Global climatic anomalies allied with local weather conditions produced the most freakish hailstorms in central and north India in February and March. Tennis ball-size hailstones put an end to farmers’ dream of a good harvest. Preliminary estimates show loss of about 5.5 million hectares of crop. Was it the doing of climate change? Does India have a contingency plan to tackle such events? Aparna Pallavi, Kundan Pandey and Jitendra bring ground reports from Maharashtra, Madhya Pradesh and Punjab as Soma Basu investigates the causes of the untimely hailstorms
Flat in 20 days
Raghveer Lal was 22 and full of life. Standing amid the fast ripening crops of peas, pigeon pea and black gram in village Ramgadha in Damoh district of Madhya Pradesh, he would often dream of a bumper harvest and a better life. He was confident he would be able to repay the Rs 1.5 lakh borrowed from a usurious moneylender for taking 4 hectares (ha) on lease and buying seeds and fertilisers. But on the ill-fated night of March 10, it suddenly started raining. The rain was accompanied by hailstorm and gusty winds. His entire crop flattened within a couple of hours. At around 9 pm, as the rain ceased, Raghveer stepped out of the house to take stock of the situation, but did not return. His father Bhajje Lal went out looking for him, only to find his only son hanging from a tree in the farm. Dismayed, he too hanged himself from another tree. Having lost her husband and son, Nanhi Bai is in a state of shock. “Kuchh samajh me nahi aa raha hai (I am unable to understand anything),” is the only sentence she is able to mumble.
The freak weather event that battered the country’s six states—Punjab, Uttar Pradesh, Rajasthan, Madhya Pradesh, Maharashtra and Andhra Pradesh—for an unprecedented 20 days, from February 24 to March 14, has left millions of farmers in a similar state of shock. It came just as farmers were getting ready to harvest rabi crops such as wheat, pulses, potato, sugarcane, maize, groundnut and mustard, and horticultural crops like grapes, papaya, mango, banana, onion and other vegetables. Maharashtra, Madhya Pradesh, Rajasthan and Andhra Pradesh had estimated their crop loss and Punjab had done preliminary assessment till the magazine went to press (see ‘Hailstoned’). According to the estimates, 4.65 million ha of standing crops were ravaged in the worst-hit Maharashtra and Madhya Pradesh alone. Farmer leaders say about 100 farmers in this arid region have taken their lives in the past one month. The Maharashtra government has registered suicide by 47 farmers. Most of them were tenant farmers and counting on the harvest to repay their loans.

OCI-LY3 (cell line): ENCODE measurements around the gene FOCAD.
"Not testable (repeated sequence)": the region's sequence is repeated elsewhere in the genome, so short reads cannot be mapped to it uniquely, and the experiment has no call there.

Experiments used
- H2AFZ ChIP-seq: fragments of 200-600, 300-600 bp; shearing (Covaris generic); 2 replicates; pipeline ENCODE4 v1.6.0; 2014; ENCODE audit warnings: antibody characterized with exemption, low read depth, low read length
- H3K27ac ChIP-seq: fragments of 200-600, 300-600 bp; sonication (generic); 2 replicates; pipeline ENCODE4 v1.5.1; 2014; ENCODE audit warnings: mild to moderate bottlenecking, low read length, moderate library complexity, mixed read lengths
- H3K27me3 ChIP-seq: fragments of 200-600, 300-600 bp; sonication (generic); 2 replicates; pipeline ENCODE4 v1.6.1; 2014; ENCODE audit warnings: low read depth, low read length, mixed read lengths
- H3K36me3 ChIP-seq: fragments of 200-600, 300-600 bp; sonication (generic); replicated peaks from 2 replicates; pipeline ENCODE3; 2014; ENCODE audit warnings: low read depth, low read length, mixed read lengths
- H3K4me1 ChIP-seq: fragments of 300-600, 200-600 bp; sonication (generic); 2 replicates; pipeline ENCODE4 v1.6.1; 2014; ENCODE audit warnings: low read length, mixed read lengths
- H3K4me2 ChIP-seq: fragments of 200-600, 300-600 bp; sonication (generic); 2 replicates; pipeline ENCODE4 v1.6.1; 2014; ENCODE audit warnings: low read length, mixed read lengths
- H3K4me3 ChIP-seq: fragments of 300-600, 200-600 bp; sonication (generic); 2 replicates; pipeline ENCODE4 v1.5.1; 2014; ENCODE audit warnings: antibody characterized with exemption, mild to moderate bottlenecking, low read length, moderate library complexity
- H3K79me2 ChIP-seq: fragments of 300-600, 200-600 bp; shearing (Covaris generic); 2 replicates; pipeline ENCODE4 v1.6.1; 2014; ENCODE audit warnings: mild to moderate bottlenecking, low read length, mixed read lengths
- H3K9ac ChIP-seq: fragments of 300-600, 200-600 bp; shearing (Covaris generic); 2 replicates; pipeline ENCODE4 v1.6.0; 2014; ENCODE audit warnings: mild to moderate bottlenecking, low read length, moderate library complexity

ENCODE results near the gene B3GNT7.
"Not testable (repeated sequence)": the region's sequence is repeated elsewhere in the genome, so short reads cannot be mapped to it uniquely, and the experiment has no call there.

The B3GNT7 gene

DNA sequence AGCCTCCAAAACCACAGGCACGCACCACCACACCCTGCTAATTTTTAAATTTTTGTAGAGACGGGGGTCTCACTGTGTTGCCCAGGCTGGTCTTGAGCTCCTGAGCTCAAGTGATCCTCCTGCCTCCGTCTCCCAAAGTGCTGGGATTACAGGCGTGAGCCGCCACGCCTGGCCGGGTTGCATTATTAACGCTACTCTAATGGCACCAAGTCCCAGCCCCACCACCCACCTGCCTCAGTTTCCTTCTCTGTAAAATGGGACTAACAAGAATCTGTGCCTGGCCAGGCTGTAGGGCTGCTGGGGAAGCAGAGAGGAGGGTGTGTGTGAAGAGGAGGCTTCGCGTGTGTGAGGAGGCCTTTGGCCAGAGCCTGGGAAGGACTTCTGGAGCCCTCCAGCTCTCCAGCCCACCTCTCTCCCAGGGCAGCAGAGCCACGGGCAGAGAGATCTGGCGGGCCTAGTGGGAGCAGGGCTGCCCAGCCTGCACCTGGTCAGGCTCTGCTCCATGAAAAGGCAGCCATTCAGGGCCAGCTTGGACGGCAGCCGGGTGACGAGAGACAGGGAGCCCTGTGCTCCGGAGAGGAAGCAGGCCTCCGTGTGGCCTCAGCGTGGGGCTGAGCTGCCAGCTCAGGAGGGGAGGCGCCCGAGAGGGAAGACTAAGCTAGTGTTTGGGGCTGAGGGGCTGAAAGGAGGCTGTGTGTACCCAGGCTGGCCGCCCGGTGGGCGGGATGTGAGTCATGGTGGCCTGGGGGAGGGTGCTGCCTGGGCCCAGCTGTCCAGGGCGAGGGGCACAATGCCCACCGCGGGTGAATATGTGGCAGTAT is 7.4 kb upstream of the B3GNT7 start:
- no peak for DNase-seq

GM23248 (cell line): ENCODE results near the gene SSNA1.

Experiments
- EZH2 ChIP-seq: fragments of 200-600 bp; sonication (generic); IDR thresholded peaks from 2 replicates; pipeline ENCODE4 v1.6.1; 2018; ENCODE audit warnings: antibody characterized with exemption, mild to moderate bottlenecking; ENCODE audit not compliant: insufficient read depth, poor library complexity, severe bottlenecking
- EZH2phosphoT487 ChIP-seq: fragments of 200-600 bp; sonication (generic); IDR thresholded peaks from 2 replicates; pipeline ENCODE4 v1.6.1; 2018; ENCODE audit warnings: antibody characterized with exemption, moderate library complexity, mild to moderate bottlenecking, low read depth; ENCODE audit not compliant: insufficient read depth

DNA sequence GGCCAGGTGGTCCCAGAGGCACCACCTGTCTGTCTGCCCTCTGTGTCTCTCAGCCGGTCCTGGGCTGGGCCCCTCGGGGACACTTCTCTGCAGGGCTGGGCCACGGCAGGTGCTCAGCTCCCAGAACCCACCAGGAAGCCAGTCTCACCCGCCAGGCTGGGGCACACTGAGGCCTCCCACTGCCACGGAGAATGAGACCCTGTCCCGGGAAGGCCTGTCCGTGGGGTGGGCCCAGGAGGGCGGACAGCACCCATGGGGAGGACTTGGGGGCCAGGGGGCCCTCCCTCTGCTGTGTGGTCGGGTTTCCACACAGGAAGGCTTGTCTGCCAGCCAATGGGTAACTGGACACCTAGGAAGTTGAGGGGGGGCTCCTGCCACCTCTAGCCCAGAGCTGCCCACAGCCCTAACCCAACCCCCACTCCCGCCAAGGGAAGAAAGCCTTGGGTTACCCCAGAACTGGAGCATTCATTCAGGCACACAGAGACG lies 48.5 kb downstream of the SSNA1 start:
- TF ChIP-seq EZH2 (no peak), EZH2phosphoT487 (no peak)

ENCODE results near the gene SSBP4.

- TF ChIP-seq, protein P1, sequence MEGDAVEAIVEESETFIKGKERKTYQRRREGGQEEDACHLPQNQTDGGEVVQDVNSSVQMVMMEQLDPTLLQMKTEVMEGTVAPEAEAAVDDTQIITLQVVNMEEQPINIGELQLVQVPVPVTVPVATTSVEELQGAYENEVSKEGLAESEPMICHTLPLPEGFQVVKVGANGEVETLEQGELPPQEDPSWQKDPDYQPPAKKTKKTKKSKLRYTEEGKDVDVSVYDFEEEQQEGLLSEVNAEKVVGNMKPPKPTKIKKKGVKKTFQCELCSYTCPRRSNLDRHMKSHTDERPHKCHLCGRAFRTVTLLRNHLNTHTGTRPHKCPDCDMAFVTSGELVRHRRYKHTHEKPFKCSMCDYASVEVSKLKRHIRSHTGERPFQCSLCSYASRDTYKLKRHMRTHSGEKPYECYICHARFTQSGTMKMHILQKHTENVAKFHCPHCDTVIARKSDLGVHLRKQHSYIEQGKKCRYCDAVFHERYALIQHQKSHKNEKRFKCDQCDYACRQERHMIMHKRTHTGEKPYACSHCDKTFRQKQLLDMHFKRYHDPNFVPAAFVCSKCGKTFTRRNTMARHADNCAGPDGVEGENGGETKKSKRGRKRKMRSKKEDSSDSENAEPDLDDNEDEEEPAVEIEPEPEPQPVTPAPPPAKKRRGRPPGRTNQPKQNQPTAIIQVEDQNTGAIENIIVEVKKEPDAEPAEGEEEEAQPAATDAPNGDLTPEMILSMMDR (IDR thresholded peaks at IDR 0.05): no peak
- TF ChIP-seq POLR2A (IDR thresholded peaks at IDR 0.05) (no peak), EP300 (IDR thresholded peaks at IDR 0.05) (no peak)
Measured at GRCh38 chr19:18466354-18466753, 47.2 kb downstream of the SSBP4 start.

The erratic weather has not spared big farmers either. In Nashik in Maharashtra, 42-year-old Atmaram Pawar from village Daregaon consumed poison after his entire pomegranate crop worth Rs 15 lakh was brought to the ground by hailstorm. Those who have survived are yet to come to terms with the unexpected disaster.
When asked about his losses, the initial, clipped response of the dazed Dilip Padmarao Patil was: “Rs 5-6 lakh.” But once he sat down to calculate his losses under a damaged orange tree in Borgaon village in Nagpur, the list threatened to go on forever. “The Rs 5-6 lakh I mentioned was just for the young orange crop that I lost. Most of the 750 trees in my orchard have also been damaged by the hail. Some have bent over, while others have lost their bark. Not more than 100 trees will survive. They were 10 years old and still had a productive life of 15 years. I had spent Rs 8-10 lakh on their upkeep,” says Dilip. If he plants a new orchard, it will take at least six years and Rs 6-7 lakh worth of upkeep before the trees start yielding fruit. “How much would that be worth in money?” he asks. Then, scratching his head, adds, “Wait, I have not yet calculated the wheat and chickpea crops, and the new cattle shed that blew away.” Then, just as one thinks the list is over, he adds, “All the fodder stored in the shed was spoilt too. But what is the use of getting into details? Will the government compensate for my loss?”
Financial crisis looms
Nandabai Koli, who earns her daily bread through agricultural labour, had invested Rs 50,000, most of it borrowed, to start a banana orchard on her 1 ha in June last year. But days before harvest, hailstones the size of tennis balls descended on her village of Nandra Budruk in Jalgaon district of Maharashtra, and laid the orchard waste. “A large number of trees have toppled,” she says. “The ones still holding on to the ground will not yield crop because the immature banana bunches have turned black. Worse, the trees will not survive the summer since their leaves have been ripped to shreds.” But her greatest worry is shattered Mangalore-tiled roof. “If I cannot raise Rs 10,000 to repair it before the monsoons, we will be in the open.”